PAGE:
Lecture 17 mundell fleming model with perfect capital mobility
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Lecture 17: Mundell-Fleming model with perfect capital mobility. Fiscal policy fixed vs. floating rates Monetary policy fixed vs. floating rates The Impossible Trinity Application to European monetary integration Application to emerging market response to crises. i. BP.

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Lecture 17: Mundell-Fleming model with perfect capital mobility

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Lecture 17 mundell fleming model with perfect capital mobility

Lecture 17: Mundell-Fleming modelwith perfect capital mobility

  • Fiscal policy

    • fixed vs. floating rates

  • Monetary policy

    • fixed vs. floating rates

  • The Impossible Trinity

    • Application to European monetary integration

    • Application to emerging market response to crises.

ITF-220 Prof.J.Frankel


As goes to the interpretation of bp line changes

i

BP

i*

Y

As κ goes to ∞, the interpretation of BP line changes.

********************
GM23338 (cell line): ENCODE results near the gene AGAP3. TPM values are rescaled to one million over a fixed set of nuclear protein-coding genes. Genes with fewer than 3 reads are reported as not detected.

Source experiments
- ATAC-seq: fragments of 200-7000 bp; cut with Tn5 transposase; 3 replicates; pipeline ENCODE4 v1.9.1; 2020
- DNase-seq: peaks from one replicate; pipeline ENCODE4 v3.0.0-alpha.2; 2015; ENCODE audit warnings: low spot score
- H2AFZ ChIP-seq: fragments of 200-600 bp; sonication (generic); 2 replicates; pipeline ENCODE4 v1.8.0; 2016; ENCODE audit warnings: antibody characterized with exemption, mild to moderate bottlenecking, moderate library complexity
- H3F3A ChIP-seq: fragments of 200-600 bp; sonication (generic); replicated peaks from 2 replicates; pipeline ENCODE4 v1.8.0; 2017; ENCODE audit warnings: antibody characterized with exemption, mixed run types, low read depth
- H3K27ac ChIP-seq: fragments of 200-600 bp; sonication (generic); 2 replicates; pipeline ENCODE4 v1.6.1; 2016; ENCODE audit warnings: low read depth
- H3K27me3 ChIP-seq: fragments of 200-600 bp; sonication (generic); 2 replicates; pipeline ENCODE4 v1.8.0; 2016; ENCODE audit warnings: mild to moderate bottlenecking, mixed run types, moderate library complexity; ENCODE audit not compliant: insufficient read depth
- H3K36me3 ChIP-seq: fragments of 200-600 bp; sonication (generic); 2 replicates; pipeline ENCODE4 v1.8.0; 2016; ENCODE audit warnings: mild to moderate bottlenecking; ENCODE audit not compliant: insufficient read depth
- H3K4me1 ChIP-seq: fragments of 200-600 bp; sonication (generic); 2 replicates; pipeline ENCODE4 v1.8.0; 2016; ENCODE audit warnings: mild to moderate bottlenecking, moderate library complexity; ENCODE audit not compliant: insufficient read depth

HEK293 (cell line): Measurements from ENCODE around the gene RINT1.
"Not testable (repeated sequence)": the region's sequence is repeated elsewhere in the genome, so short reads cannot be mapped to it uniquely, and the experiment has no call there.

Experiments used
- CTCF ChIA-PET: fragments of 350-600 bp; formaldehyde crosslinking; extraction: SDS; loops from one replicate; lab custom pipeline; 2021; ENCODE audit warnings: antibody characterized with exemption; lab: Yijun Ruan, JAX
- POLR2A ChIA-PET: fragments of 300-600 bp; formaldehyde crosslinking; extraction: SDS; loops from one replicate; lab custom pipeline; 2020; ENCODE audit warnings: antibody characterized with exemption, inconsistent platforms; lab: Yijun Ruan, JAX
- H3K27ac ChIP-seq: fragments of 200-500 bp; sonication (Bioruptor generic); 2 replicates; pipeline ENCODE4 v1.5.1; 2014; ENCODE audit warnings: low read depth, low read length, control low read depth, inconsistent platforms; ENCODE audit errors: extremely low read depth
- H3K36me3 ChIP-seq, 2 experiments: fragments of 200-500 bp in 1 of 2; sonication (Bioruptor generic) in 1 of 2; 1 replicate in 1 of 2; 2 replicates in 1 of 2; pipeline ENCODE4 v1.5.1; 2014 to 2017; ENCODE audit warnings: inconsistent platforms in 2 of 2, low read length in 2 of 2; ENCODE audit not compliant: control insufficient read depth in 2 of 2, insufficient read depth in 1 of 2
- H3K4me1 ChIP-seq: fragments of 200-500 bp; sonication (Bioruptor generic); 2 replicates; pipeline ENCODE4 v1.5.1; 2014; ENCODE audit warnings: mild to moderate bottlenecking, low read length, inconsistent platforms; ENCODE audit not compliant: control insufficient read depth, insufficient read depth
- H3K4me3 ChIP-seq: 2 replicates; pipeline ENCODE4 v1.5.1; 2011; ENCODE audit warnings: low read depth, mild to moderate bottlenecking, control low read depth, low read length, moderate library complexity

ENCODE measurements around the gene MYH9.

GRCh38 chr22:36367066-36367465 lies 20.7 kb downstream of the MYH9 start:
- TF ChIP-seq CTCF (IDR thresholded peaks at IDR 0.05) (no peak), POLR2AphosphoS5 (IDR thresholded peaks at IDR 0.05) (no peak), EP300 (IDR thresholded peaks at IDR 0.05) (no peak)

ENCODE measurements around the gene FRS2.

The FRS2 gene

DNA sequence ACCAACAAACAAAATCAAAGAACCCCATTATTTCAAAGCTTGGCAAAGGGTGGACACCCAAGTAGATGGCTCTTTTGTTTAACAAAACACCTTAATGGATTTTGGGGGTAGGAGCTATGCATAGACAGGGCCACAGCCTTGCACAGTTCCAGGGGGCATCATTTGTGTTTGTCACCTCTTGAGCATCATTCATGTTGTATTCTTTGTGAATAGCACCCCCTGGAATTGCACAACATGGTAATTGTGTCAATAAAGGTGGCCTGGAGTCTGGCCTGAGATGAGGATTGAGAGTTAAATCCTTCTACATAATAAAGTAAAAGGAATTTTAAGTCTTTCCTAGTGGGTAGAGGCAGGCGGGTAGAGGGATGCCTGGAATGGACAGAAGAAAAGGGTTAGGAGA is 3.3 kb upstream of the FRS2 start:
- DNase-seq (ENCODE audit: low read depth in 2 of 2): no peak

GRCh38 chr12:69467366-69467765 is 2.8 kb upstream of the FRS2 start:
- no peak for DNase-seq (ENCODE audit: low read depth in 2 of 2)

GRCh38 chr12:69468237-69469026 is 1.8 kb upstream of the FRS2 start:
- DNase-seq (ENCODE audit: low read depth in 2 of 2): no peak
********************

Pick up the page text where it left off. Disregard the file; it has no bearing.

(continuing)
• BPline becomes flat <= slope m/κ = 0.

  • It’s no longer “KA > 0 above BP=0 line,” but rather “KA = +∞ above BP line,”

or more precisely, “arbitrage forces i =i*.”

  • If domestic country is small in world financial markets, i* is exogenous at .

  • So BP line says that i is tied down to .

ITF-220 Prof.J.Frankel


Lecture 17 mundell fleming model with perfect capital mobility

Consider

(with κ=∞)fiscal & monetary

policy

under

fixed

exchange

rate

and

floating exchange rate.

ITF-220 Prof.J.Frankel


Lecture 17 mundell fleming model with perfect capital mobility

Fiscal expansion.

If E is fixed,

money inflow

(instantaneous & immune to sterilization)

brings i back down =>

full multiplier effect on Y:

no crowding out.

Monetaryexpansion.

If E is fixed,

money outflow

(instantaneous & immune to sterilization)

brings i back up => effect on Y = 0.

If E floats, instantaneousappreciation

brings i back down =>

effect on Y = 0:

100% crowding out.

If E floats, instantaneousdepreciation

brings i back up => maximum

effect on Y .

ITF-220 Prof.J.Frankel


Thus is the limiting case of the results we got in the sequence 0 0 0

Thus κ=∞ is the limiting case of the results we got in the sequence κ = 0, >0, >>0.